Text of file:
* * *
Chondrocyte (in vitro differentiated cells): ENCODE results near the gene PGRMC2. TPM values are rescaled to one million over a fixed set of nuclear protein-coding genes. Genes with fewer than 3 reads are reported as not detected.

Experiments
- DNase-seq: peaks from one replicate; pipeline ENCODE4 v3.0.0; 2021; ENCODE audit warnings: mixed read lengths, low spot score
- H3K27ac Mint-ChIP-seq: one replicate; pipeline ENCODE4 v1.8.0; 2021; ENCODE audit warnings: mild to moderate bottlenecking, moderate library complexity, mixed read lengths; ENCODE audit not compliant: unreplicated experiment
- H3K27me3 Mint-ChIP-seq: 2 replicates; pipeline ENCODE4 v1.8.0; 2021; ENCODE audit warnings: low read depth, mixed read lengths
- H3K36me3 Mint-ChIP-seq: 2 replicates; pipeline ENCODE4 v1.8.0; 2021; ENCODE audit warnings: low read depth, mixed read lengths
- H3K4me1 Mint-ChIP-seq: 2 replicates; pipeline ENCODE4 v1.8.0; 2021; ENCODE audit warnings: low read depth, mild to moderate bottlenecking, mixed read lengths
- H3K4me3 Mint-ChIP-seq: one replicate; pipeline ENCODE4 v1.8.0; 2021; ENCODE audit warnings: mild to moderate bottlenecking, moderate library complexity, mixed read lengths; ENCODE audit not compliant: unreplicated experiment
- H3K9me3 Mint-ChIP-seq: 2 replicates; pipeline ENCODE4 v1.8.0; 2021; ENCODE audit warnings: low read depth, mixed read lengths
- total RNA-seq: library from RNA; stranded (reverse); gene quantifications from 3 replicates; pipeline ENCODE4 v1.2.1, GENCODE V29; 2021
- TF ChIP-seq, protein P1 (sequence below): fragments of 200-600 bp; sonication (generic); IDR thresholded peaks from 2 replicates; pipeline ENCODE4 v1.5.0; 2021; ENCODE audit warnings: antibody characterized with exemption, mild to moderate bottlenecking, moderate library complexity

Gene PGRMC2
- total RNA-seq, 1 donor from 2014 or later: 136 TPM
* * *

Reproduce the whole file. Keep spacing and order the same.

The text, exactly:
Chondrocyte (in vitro differentiated cells): ENCODE results near the gene PGRMC2. TPM values are rescaled to one million over a fixed set of nuclear protein-coding genes. Genes with fewer than 3 reads are reported as not detected.

Experiments
- DNase-seq: peaks from one replicate; pipeline ENCODE4 v3.0.0; 2021; ENCODE audit warnings: mixed read lengths, low spot score
- H3K27ac Mint-ChIP-seq: one replicate; pipeline ENCODE4 v1.8.0; 2021; ENCODE audit warnings: mild to moderate bottlenecking, moderate library complexity, mixed read lengths; ENCODE audit not compliant: unreplicated experiment
- H3K27me3 Mint-ChIP-seq: 2 replicates; pipeline ENCODE4 v1.8.0; 2021; ENCODE audit warnings: low read depth, mixed read lengths
- H3K36me3 Mint-ChIP-seq: 2 replicates; pipeline ENCODE4 v1.8.0; 2021; ENCODE audit warnings: low read depth, mixed read lengths
- H3K4me1 Mint-ChIP-seq: 2 replicates; pipeline ENCODE4 v1.8.0; 2021; ENCODE audit warnings: low read depth, mild to moderate bottlenecking, mixed read lengths
- H3K4me3 Mint-ChIP-seq: one replicate; pipeline ENCODE4 v1.8.0; 2021; ENCODE audit warnings: mild to moderate bottlenecking, moderate library complexity, mixed read lengths; ENCODE audit not compliant: unreplicated experiment
- H3K9me3 Mint-ChIP-seq: 2 replicates; pipeline ENCODE4 v1.8.0; 2021; ENCODE audit warnings: low read depth, mixed read lengths
- total RNA-seq: library from RNA; stranded (reverse); gene quantifications from 3 replicates; pipeline ENCODE4 v1.2.1, GENCODE V29; 2021
- TF ChIP-seq, protein P1 (sequence below): fragments of 200-600 bp; sonication (generic); IDR thresholded peaks from 2 replicates; pipeline ENCODE4 v1.5.0; 2021; ENCODE audit warnings: antibody characterized with exemption, mild to moderate bottlenecking, moderate library complexity

Gene PGRMC2
- total RNA-seq, 1 donor from 2014 or later: 136 TPM